We sat down with Lee Croy, founder of Docent Goods, a Portland based product company specializing in cannabis accessories that promote ritual and slow living. Their product line (set to launch this fall) includes rolling trays, hemp wicks, scoops and incense holders made with post-consumer materials. We talked everything from rituals, conscious consumerism, manufacturing and social equity. 

Tell us a bit about your background?
“I always like to say that I was raised by two high school teachers in a micro city right between Detroit and Cincinnati and so it really was a town that had aspect of both cities. After landing in Pittsburgh for school for industrial design, I started in the motocross industry at a company where they made everything they designed in house. From there I moved into the world of consulting which ultimately led to the creation Docent. I had worked with several humanitarian based startup’s and been schooled in designing products that were focused not only on consumption, but also the systems involved to connect humans in different ways and doing it for a good cause and thinking beyond profit. 

What sparked the idea for Docent?
“I got back into cannabis right after legalization and was having a hard time finding strains that didn’t produce anxiety or paranoia. It was really about creating tools that removed those feelings and encouraged mindfulness around the plant itself. I wanted to look at the areas on either side of lighting and inhaling and knew there was a saturated market for accessories like bongs and pipes. It was the time on either side of consumption that I found fascinating. I wanted to look at how to intentionally add time to the ritual of smoking by engaging with both the plant and oneself. It was an act of resistance to the casual convenience of vaping.” 

What value can people find in these products?
“I do believe they can be considered wellness products, the fact that they are intended to slow you down in every aspect - that creates mindfulness around consumption. Imbuing the ritual with intention, similarly to yoga."

How do you fold ideas around conscious consumerism into the Docent brand?
Conscious consumption has to start with conscious manufacturing. Thinking about how much we make before it gets sold, doing it cautiously and on an on-demand basis. Through reductive manufacturing, we’ve worked with Paperstone, a paper composite surface made with 100% post-consumer recycled paper, petroleum-free resins and natural pigments.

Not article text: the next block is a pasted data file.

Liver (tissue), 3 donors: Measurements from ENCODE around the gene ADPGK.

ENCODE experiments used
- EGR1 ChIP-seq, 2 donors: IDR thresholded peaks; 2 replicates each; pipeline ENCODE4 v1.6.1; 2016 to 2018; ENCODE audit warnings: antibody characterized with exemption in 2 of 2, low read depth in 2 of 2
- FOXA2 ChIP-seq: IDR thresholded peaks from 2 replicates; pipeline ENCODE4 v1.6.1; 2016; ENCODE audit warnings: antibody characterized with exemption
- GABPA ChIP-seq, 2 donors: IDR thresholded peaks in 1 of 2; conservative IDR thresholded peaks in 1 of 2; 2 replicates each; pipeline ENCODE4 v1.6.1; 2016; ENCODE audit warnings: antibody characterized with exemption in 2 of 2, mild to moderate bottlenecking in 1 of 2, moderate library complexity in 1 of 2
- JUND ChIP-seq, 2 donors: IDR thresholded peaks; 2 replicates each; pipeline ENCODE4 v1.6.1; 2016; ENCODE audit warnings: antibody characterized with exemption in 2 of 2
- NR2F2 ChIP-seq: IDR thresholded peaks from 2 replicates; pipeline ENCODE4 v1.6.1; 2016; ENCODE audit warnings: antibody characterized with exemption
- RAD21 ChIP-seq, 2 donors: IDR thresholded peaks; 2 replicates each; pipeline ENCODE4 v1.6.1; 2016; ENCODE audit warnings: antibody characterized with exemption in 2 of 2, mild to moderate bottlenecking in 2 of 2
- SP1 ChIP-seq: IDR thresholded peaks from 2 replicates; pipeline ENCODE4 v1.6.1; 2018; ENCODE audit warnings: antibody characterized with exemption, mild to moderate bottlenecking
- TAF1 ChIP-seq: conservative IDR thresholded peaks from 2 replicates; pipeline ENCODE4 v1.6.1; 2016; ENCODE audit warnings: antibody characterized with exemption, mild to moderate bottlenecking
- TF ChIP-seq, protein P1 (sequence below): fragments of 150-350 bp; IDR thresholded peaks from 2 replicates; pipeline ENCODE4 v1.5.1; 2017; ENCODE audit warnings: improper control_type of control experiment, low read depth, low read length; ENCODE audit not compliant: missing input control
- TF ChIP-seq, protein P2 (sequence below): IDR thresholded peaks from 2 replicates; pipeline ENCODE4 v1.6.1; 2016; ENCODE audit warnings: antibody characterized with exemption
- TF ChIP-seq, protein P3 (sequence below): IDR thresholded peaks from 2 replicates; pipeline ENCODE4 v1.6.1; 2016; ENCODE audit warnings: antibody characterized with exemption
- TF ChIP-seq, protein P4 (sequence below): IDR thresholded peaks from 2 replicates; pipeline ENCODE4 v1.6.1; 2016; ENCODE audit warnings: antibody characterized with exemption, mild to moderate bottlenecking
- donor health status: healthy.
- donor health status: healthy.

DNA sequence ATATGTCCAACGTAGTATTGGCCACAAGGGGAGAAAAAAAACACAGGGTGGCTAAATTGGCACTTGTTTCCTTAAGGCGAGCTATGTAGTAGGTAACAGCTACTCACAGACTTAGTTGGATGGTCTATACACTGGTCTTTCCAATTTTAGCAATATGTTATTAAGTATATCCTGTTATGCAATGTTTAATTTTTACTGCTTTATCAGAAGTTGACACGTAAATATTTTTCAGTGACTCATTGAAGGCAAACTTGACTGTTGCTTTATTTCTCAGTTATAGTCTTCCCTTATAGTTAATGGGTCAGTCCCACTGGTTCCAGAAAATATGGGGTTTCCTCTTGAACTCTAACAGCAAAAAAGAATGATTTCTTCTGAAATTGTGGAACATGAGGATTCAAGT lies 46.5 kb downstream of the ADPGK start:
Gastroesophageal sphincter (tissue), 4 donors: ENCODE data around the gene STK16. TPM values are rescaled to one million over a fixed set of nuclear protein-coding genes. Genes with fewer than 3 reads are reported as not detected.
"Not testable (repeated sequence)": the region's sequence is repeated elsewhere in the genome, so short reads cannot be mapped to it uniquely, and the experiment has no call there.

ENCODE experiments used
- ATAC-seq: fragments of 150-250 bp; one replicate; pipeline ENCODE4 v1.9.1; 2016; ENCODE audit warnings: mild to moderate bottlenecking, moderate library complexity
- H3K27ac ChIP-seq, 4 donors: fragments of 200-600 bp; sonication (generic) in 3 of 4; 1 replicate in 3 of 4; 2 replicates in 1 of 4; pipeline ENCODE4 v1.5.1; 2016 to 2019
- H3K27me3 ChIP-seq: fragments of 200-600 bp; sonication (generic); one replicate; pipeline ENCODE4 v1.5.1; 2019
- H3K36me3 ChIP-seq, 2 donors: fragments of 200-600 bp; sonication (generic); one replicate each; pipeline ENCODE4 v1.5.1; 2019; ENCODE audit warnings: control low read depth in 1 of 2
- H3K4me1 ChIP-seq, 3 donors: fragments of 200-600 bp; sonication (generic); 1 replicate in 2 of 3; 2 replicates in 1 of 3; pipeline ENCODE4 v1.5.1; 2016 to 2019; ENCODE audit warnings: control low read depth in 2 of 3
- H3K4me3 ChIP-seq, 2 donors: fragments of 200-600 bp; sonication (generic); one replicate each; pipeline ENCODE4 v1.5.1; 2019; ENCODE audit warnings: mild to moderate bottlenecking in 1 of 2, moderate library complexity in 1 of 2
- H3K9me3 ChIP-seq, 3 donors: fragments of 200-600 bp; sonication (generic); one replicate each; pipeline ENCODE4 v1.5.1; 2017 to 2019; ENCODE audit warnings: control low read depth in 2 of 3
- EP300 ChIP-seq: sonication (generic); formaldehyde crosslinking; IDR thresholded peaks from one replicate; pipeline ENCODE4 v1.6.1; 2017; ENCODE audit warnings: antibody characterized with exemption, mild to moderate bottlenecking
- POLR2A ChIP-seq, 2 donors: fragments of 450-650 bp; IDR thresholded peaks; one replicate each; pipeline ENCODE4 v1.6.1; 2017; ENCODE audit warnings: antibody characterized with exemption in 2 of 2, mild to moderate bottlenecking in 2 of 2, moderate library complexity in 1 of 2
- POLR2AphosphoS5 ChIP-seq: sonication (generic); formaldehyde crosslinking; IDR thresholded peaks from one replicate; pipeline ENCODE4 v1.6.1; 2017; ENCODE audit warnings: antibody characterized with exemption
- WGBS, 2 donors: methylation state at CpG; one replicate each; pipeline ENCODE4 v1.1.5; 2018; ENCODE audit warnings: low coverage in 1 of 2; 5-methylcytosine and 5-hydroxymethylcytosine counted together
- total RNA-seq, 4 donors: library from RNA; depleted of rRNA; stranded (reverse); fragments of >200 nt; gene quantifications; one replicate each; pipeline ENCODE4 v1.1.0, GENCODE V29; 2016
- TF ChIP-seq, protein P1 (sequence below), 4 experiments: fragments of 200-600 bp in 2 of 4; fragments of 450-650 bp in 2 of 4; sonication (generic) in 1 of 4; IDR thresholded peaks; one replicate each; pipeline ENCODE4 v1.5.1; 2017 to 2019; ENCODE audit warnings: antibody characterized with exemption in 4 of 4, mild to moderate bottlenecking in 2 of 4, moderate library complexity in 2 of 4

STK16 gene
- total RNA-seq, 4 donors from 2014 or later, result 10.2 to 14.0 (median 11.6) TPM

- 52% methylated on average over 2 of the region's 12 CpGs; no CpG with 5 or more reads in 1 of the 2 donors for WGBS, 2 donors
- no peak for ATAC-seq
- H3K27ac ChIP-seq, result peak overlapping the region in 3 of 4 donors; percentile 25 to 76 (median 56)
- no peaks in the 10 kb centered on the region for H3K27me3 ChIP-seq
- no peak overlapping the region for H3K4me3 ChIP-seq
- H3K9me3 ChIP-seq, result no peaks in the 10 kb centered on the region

Can you speak to your founding principles?

    • Creating Primitive Technology for Modern Rituals
      We realized after creating the initial designs that [the suite] was akin to ancient forms of technology. Tools that could have existed before the invention of batteries and microchips. We wanted these simple tools to be used in this world where [ritual] is very much needed. Taking time out of our busy schedules to practice intention.
    • Creating Equity for the Communities Affected by the War on Drugs
      I went through an upheaval of my own about the hypocrisy of the cannabis industry. Watching a lot of white people get rich off of this, while members from black and brown communities were still in jail for cannabis related charges. I didn't want to be just designing another product line - we don’t need a lot of things as a species and I didn't want t o be another white guy creating a cannabis brand. Equity in the industry is something others have aligned with reparations and I think it can be the catalyst for this. It is a representation of all the industries that white people have colonized. The connection to political reform is crucial. We need to start generating economic development and advocating for equal access for BIPOC in the industry.
What are some of the organizations working towards equity in the cannabis industry?
          • NuLeaf
            “We pair business owners with the cannabis industry’s global thought leaders for personal mentoring and business coaching. We facilitate a customized business accelerator program with education and technical skill building. We build paths for business professionals of color to exit corporate America and break glass ceilings in cannabis. We award businesses of color annual grants in amounts as large as $30,000 and as small as $5,000.”

          • Minority Cannabis Business Association 
            “Founded in late 2015, the Minority Cannabis Business Association (MCBA) is the first 501(c)(6) not for profit business league created to serve the specific needs of minority cannabis entrepreneurs, workers, and patients/ consumers. The organization currently serves members from across the United States. Its 15-member board of directors is comprised of a diverse group of cannabis industry veterans and activists from across the U.S."

          • Hood Incubator
            “We ENGAGE Black and Brown communities so we can recognize the power and economic opportunity we have in this moment, and to foster a sense of community that heals the isolation and stigma we have experienced as a result of the War on Drugs 

          • NORML (National Organization for the Reform of Marijuana Laws) 
            “An American non-profit organization based in Washington, DC whose aim is to move public opinion sufficiently to achieve the legalization of non-medical marijuana in the United States so that the responsible use of cannabis by adults is no longer subject to penalty. According to their website, NORML "supports the removal of all criminal penalties for the private possession and responsible use of marijuana by adults, including the cultivation for personal use, and the casual nonprofit transfers of small amounts", and "supports the development of a legally controlled market for cannabis.’”

          • The People’s Dispensary  
            Women/LGBTQ owned dispensary in Southeast Portland fighting for social equity in the cannabis space.